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Comparison of Vitamin D Deficiency and Secondary Hyperparathyroidism in Obese and Non-obese Children and Adolescents



Robabeh Ghergherechi, Nazanin Hazhir and Ali Tabrizi
 
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ABSTRACT

Obesity subjects individuals into metabolic and endocrine disorders. Thus obesity may increase the risk of vitamin D deficiency. This text aims at studying the prevalence of vitamin D deficiency and secondary hyperparathyroidism in obese children. In a non-randomized case control study on 52 obese children (body mass index (BMI)>95th percentile) aged 4 to 16 years undertaken at the outpatient endocrine clinic of the Children Hospital at Tabriz University between 2009-2011. This study was conducted to compare the prevalence of vitamin D deficiency and secondary hyperparathyroidism in obese children compared with 57 non obese (BMI<85th percentile). 109 children including 52 (50.5%) boys and 57 (49.5%) girls were studied. Most of case (76.9%) and control (42.1%) groups suffered from degrees of vitamin D deficiency. There was meaningful statistical difference between two groups considering to vitamin D deficiency and parathyroid hormone (p = 0.001). A negative relations was found between iPTH and vit D level (p<0.001, r = -0.2), BMI and 25-OH vit D (p<0.001, r = -0.2). A positive relation was observed between parathyroid hormone and BMI (p = 0.009, r = 0.1). Obese children are at high risk at vitamin D deficiency and secondary hyperparathyroidism. BMI appears to be an important risk factor for vitamin D deficiency.

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  How to cite this article:

Robabeh Ghergherechi, Nazanin Hazhir and Ali Tabrizi, 2012. Comparison of Vitamin D Deficiency and Secondary Hyperparathyroidism in Obese and Non-obese Children and Adolescents. Pakistan Journal of Biological Sciences, 15: 147-151.

DOI: 10.3923/pjbs.2012.147.151

URL: https://scialert.net/abstract/?doi=pjbs.2012.147.151
 
Received: December 17, 2011; Accepted: March 06, 2012; Published: May 03, 2012



INTRODUCTION

Obesity is one of the most important problems encountered by the children. Considering national statistic of the United States, prevalence of overweight and obesity in children and adolescents has significantly increased during the last decades to about 250 million or 7 percent of the world population suffer from obesity and two or three times of them have overweight (Yanovski and Yanovski, 2003). One of these studies revealed that prevalence of overweight was two times in 6-11 years old children and three times in 12-17 years old ones (Speiser et al., 2005). Overweight and obesity prevalence increased from 8.7 to 13.5% in boys and 11.8 to 18.6% in girls of developing countries from 1998 to 2004 (Bovet et al., 2006). Periodical studies provide information about significant increase of adolescents’ obesity and overweight in their school years. So, obesity epidemic is a global problem (Gordon et al., 2004; Janssen et al., 2005). In recent years, Prevalence of obesity and overweight has significantly increased in our country (Jazayeri, 2005). Imposing of prevailing and treating charges which arises from diseases related to obesity to the care and health systems has significantly increased within the last 20 years and led to considerable growth in economical charges (Wang and Dietz, 2002).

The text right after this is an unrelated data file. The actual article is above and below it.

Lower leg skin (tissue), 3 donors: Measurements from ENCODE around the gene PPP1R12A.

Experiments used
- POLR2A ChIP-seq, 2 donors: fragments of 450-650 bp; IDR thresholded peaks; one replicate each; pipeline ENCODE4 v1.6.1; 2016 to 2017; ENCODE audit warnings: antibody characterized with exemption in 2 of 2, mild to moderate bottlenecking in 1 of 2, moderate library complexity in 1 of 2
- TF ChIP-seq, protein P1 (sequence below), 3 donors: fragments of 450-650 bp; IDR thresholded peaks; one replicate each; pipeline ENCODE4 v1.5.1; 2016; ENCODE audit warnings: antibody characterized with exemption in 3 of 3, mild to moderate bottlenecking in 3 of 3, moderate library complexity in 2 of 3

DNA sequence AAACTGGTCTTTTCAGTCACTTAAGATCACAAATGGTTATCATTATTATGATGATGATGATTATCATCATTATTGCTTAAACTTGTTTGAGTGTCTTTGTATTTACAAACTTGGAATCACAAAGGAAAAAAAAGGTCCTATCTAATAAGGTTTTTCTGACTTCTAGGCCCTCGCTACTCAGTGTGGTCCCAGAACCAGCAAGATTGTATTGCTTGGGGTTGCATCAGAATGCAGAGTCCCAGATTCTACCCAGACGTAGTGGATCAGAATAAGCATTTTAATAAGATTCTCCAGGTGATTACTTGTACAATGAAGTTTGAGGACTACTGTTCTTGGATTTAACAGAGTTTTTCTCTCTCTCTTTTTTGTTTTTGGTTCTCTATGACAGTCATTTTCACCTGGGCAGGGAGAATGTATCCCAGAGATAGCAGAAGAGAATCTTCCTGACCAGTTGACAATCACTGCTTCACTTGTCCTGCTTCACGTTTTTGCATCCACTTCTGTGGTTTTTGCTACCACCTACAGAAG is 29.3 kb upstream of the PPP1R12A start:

Obesity in childhood is accompanied with complications such as obstructive sleep apnea, asthma, orthopedic problems, hyperandrogenism and cardiovascular diseases. Such complications can threat children health and increase load of disease on country care and health system. (El-Helaly et al., 2009; Afridi et al., 2003). Also, obesity is closely related to the increase of risk of suffering from impaired glucose tolerance and insulin resistance in children and adolescents (Ghergherechi and Tabrizi, 2010) and is accompanied with disorder in nutrition biochemical condition through increase in body mass index (Need et al., 2005). Bioavailability of vitamin D through dermal resources and diet decreases among the obese and is probably destroyed by fat contexts (Wortsman et al., 2000).

Twenty five (OH) D serum concentrations is the best marker of whole body vitamin D condition (Moradzadeh et al., 2008; Norman, 1998). In fact, low 25 (HD) D serums and the resulted hyperparathyroidism are regarded as obesity endocrine disorders (Kamycheva et al., 2004). It has been demonstrated that obese children and adults have low 25 (HD) D serum and Intact Higher Levels of Parathyroid Hormone (iPTH) (Parikh et al., 2004; Alsayed et al., 2007). Therefore, obesity increases risk of vitamin D deficiency. This study aims at comparing biochemical markers of vitamin D deficiency in obese and non-obese children.

MATERIALS AND METHODS